December 09, 2002 Copyright © by United States Conference of Catholic Bishops
- Not long after this the king sent an Athenian senator to force the Jews to abandon the customs of their ancestors and live no longer by the laws of God;
- 1 also to profane the temple in Jerusalem and dedicate it to Olympian Zeus, and that on Mount Gerizim to Zeus the Hospitable, as the inhabitants of the place requested.
- This intensified the evil in an intolerable and utterly disgusting way.
- 2 The Gentiles filled the temple with debauchery and revelry; they amused themselves with prostitutes and had intercourse with women even in the sacred court. They also brought into the temple things that were forbidden,
- so that the altar was covered with abominable offerings prohibited by the laws.
- A man could not keep the sabbath or celebrate the traditional feasts, nor even admit that he was a Jew.
- 3 Moreover, at the monthly celebration of the king's birthday the Jews had, from bitter necessity, to partake of the sacrifices, and when the festival of Dionysus was celebrated, they were compelled to march in his procession, wearing wreaths of ivy.
- At the suggestion of the citizens of Ptolemais, a decree was issued ordering the neighboring Greek cities to act in the same way against the Jews: oblige them to partake of the sacrifices,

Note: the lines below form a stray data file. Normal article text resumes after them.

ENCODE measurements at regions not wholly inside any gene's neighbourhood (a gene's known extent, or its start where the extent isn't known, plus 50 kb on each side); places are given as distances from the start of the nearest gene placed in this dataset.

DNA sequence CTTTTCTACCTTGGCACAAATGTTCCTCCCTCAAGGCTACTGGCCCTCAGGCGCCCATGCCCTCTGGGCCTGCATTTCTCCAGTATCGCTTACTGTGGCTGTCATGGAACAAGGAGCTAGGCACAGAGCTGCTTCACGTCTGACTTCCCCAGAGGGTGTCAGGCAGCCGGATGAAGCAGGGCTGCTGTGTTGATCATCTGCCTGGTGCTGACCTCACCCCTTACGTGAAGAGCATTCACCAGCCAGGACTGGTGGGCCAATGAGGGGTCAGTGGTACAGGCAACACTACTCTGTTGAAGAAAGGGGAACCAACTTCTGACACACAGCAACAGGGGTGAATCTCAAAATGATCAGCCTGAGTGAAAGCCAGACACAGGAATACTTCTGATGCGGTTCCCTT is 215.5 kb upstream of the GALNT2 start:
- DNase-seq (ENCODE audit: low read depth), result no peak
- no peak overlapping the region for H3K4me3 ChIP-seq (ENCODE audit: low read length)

- and put to death those who would not consent to adopt the customs of the Greeks. It was obvious, therefore, that disaster impended.
- Thus, two women who were arrested for having circumcised their children were publicly paraded about the city with their babies hanging at their breasts and then thrown down from the top of the city wall.
- Others, who had assembled in nearby caves to observe the sabbath in secret, were betrayed to Philip and all burned to death. In their respect for the holiness of that day, they had scruples about defending themselves.
- Now I beg those who read this book not to be disheartened by these misfortunes, but to consider that these chastisements were meant not for the ruin but for the correction of our nation.
- It is, in fact, a sign of great kindness to punish sinners promptly instead of letting them go for long.
- Thus, in dealing with other nations, the Lord patiently waits until they reach the full measure of their sins before he punishes them; but with us he has decided to deal differently,
- in order that he may not have to punish us more severely later, when our sins have reached their fullness.
- He never withdraws his mercy from us. Although he disciplines us with misfortunes, he does not abandon his own people.
- Let these words suffice for recalling this truth. Without further ado we must go on with our story.
- 4 Eleazar, one of the foremost scribes, a man of advanced age and noble appearance, was being forced to open his mouth to eat pork.
- But preferring a glorious death to a life of defilement, he spat out the meat, and went forward of his own accord to the instrument of torture,